“With Orchestra, we have direct access to GE’s reconstruction techniques, so we can focus more on the application and less reimplementing existing algorithms,” Dr. McMillan adds.
Many experiments are heavily dependent on accessing the Orchestra SDK’s reconstruction tools. Having access to the algorithms in Orchestra allows researchers to examine data offline and refine algorithms consistently with GE’s product reconstruction. This can be helpful in accelerating the translation of research projects into new applications, such as making image acquisition as efficient as possible to improve SNR and reduce scan time, or reducing susceptibility artifacts around MR-Conditional metallic implants.
“We also encourage GE research users to share their SDK-derived software code with other members of our user community through our online MR Software Sharing Forum to facilitate greater impact through multi-site studies,” adds Brau.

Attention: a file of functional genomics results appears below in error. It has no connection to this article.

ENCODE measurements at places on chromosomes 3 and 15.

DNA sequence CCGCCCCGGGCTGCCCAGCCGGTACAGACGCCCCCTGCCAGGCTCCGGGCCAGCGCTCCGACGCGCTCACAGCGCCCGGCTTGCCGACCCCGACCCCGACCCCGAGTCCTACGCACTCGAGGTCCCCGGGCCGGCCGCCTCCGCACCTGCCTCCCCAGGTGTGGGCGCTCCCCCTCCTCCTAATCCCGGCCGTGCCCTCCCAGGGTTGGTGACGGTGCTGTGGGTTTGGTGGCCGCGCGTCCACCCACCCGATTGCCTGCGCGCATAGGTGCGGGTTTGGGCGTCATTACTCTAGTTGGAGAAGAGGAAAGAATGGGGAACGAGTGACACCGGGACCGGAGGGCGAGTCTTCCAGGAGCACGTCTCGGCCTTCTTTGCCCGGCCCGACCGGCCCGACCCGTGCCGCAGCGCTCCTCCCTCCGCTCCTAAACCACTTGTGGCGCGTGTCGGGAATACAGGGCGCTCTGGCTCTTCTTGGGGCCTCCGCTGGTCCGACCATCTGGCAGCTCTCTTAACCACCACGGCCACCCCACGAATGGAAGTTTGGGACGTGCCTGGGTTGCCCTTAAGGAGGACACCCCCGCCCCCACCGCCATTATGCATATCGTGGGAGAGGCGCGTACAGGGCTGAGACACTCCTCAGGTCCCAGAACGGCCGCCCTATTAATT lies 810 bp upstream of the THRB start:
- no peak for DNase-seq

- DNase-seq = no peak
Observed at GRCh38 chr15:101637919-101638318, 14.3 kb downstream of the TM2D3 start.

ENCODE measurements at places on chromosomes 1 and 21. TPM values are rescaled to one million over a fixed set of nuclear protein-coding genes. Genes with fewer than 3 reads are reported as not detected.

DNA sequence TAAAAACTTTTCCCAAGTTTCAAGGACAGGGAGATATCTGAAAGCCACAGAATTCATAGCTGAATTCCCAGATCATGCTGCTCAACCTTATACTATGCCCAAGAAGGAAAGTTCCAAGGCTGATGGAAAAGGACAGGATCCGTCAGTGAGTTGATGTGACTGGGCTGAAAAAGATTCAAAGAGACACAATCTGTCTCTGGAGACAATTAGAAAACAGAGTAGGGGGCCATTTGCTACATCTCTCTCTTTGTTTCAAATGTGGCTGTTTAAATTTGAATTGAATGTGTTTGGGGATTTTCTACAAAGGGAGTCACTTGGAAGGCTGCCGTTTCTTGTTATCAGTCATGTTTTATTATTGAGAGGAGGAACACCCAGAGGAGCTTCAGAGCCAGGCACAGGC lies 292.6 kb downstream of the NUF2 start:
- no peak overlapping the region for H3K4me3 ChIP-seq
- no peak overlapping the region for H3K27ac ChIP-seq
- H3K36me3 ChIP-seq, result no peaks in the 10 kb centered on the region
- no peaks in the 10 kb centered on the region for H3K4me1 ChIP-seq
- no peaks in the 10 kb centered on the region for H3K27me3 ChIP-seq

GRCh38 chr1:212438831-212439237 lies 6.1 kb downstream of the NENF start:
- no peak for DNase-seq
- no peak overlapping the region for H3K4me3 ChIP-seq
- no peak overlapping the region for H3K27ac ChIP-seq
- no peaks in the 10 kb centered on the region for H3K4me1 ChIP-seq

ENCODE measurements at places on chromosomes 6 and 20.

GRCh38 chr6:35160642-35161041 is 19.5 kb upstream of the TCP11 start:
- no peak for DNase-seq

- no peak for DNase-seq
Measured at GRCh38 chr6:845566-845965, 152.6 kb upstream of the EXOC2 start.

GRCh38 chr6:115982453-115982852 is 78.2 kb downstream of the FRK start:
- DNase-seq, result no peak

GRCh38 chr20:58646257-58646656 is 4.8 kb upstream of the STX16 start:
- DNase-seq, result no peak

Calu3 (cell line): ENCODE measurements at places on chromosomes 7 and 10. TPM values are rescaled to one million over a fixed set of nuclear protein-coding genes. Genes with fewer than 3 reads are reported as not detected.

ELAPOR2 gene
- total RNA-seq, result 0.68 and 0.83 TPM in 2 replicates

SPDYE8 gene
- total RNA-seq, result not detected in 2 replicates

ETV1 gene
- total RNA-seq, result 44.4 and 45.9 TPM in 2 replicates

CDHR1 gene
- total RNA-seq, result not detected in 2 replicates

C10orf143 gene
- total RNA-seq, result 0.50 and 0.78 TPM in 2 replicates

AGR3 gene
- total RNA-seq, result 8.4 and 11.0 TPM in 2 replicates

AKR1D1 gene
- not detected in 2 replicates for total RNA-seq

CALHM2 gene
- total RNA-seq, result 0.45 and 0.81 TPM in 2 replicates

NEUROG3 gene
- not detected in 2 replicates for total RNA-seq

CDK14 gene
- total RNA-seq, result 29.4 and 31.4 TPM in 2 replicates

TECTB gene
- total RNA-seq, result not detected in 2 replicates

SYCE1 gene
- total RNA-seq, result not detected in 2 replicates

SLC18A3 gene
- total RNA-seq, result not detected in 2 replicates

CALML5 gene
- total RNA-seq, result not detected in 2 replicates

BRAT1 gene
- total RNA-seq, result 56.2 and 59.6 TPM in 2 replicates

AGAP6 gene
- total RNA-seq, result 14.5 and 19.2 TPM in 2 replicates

GE offers a biannual virtual workshop to help users learn how to use the pulse sequence and reconstruction tools available for researchers on the GE MR platforms. These self-paced, 10-week programs are hosted by GE in conjunction with the University of Wisconsin-Madison. In-person training courses are also offered annually in Europe and Japan. More information about upcoming courses can be found in the MR Collaboration Community Forum on
The workshops introduce users to basic GE EPIC software design, EPIC pulse sequence development tools, how to modify pulse sequences and the steps needed to run a research pulse sequence. They also cover image reconstruction and introduce data structures using Orchestra, as well as how to set up a local EPIC and Orchestra environment.
“It is fantastic that both EPIC and Orchestra allow us to work across a wide range of scanners, operating systems and programming platforms,” says Dr. McMillan. “A healthy collaboration community supports knowledge and prototype sharing across institutions. Collectively with GE, we can advance MR imaging techniques and technologies to help clinicians better assess their patients.”